What’s the matter with Gary?
Gary Mar’s a smart guy, brilliant even. Last year, he came that close to becoming the premier of Alberta.
Despite the disappointment the former Alberta envoy plenipotentiary to the Imperial Capital in Washington must have felt last Oct. 2 when he lost the Progressive Conservative leadership race to Alison Redford, everyone has to admit the $265,000-a-year-plus-expenses sinecure he soon landed as Hong Kong-based lobbyist-in-chief to Asia’s oil buyers made a very nice consolation prize.
Indeed, it was once speculated in this space that Mr. Mar was a likely candidate to replace the sour old neo-Con Stephen Harper as Conservative prime minister of Canada.
Alas, nothing like that is ever likely to happen because Mr. Mar – charming and determined though he may be – just can’t keep from repeatedly shooting himself in the foot, metaphorically speaking.
Who can forget the $400,000 or so in public funds that Mr. Mar saw paid to his friend and political confidante Kelley Charlebois for verbal advice delivered between 2001 and 2004, no record of which apparently was ever kept? Certainly not his political opponents in last year’s leadership race, who ensured that the issue resurfaced with regularity.
Then there was Mr. Mar’s promise four years ago not to take his $478,000 “transition allowance” when he quit being an MLA to go off and be Alberta’s tarsands pitchman in Washington, after that his revised promise to take it after all but not while he was in Washington, and then his re-revised decision to take it all anyway.
Tout le monde official Alberta agreed then that Mr. Mar broke no rules with that one – but the optics were far from ideal for a fellow then considered to be the front-runner in the race to replace the hapless Ed Stelmach as premier. It was, one suspects, yet another reason for a lot of wavering PC leadership voters to cast ballots for Ms. Redford, whose campaign successfully tarred Mr. Mar as an avatar of old-time Tory insider entitlement.
But thanks to Ms. Redford, Mr. Mar had soon tripped off to Hong Kong, and most Albertans assumed they’d heard the last of the fellow.
Now he’s back, sort of, and he’s in hot water again – this time for the way he, or someone trying to help him, went about raising funds to cover the last of the astonishing $2.7 million he spent on his doomed leadership campaign.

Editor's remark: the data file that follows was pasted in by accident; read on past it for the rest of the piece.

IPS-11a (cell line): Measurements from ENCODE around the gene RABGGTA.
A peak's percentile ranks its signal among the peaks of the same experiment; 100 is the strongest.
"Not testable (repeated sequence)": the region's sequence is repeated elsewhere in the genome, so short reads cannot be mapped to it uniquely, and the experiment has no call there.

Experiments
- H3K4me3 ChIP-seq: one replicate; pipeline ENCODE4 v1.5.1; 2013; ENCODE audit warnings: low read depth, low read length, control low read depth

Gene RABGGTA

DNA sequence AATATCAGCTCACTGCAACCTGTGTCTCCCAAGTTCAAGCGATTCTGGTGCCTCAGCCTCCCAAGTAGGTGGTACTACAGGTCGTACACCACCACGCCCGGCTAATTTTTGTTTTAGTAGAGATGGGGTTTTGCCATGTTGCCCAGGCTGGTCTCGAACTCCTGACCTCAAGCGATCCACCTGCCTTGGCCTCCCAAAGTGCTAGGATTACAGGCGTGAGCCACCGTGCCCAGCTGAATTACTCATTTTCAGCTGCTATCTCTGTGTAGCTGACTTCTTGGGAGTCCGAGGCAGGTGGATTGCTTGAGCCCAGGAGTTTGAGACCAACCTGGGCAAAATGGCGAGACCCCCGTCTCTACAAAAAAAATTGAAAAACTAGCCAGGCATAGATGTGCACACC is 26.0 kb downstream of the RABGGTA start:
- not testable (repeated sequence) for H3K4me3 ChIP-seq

Seems Mr. Mar send out invitations to a fund-raiser that sort of suggested folks who helped him pay off his $262,000 campaign deficit by coming to the dinner at Edmonton’s Petroleum Club could purchase a little face time with Alberta’s top man in Asia.
By the time someone had picked up on the implications and the invitations had been revised, it was too late. Ms. Redford ordered Mr. Mar to take an unpaid leave of absence from his job while an ethics investigation is conducted – and not by Mr. Charlebois, either, who not that long ago was pressed into service investigating alleged voting irregularities that briefly derailed the campaign of Ms. Redford’s favoured candidate for the Calgary West nomination.
Nope, the investigation will be done by Alberta’s ethics commissioner, an officer of the Legislature who can take his sweet time if he wants to – which could be a problem for top-spender Mar since, presumably, the meter will continue to run on the suspended envoy’s no-doubt-pricey Hong Kong lifestyle.
Nevertheless, the premier’s spokesthingy told the Edmonton Journal yesterday, “the point is to have the ethics commissioner look at all aspects of the fundraiser. The premier felt it was important to get that in his hands right away. He can take a look at it, how it was conducted, any concerns with Mr. Mar’s role in it, and we’ll see what he comes back with.”
So, on the day when the PC Party released five of its six candidates’ leadership expenses – by comparison, Ms. Redford spent a paltry $1.3 million on her campaign – everyone was chattering about Mr. Mar’s troubles instead of digging through the reports and trying to figure out why anti-union agitators, slumlords, booze merchants and at least one senior health official gave so much money to so many of the candidates.
Together, the five candidates who bothered to report their donations raised and spent well over $6 million on their campaigns. The sixth candidate, the well-heeled Rick Orman, gave up $15,000 of his deposit to avoid reporting, explaining that he’s a private citizen now so the curious can just take a leap.
As for Mr. Mar – whose cautious auditor included a note that the firm was “unable to obtain sufficient audit evidence to satisfy ourselves” – he will no doubt be cleared by the ethics commissioner, but not before Ms. Redford’s campaign allegation that he epitomizes what’s wrong with the party’s old boys takes even deeper root in the public consciousness.
This post also appears on Rabble.ca.